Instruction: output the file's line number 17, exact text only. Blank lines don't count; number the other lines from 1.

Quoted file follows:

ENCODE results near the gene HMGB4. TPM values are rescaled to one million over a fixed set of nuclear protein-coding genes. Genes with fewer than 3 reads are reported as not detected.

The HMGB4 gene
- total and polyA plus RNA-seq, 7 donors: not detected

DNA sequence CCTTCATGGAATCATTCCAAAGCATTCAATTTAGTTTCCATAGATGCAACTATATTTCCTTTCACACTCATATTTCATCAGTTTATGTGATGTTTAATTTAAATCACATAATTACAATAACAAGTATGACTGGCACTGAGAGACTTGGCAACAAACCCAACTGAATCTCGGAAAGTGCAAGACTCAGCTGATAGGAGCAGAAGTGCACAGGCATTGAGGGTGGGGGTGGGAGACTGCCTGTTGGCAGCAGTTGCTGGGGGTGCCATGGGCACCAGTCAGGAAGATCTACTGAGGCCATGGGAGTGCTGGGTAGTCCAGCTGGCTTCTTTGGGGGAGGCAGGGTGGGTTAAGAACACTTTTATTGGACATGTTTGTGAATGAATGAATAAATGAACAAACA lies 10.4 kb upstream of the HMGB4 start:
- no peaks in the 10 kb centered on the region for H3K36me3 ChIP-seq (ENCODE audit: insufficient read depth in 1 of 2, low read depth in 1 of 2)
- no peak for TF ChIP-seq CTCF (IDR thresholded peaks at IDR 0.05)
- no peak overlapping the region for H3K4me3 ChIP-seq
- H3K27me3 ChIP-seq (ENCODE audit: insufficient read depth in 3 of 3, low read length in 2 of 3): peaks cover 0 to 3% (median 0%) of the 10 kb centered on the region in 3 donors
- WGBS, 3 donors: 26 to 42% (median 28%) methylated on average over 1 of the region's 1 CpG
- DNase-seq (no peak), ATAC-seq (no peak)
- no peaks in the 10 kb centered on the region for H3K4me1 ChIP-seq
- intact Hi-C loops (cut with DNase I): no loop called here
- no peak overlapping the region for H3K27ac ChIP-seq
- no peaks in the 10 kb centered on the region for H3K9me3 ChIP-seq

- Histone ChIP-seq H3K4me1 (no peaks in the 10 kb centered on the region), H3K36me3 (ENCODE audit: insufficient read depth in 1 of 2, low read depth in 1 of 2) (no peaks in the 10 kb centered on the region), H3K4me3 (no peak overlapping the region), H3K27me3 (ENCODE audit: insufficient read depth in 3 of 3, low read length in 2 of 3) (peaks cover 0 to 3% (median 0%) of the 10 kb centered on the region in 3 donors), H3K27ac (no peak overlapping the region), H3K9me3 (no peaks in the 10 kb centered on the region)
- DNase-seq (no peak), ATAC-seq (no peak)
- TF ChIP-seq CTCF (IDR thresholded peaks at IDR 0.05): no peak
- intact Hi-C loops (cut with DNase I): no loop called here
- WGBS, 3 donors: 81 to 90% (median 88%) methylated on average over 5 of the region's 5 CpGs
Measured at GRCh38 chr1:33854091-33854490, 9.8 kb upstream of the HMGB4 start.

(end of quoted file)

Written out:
- TF ChIP-seq CTCF (IDR thresholded peaks at IDR 0.05): no peak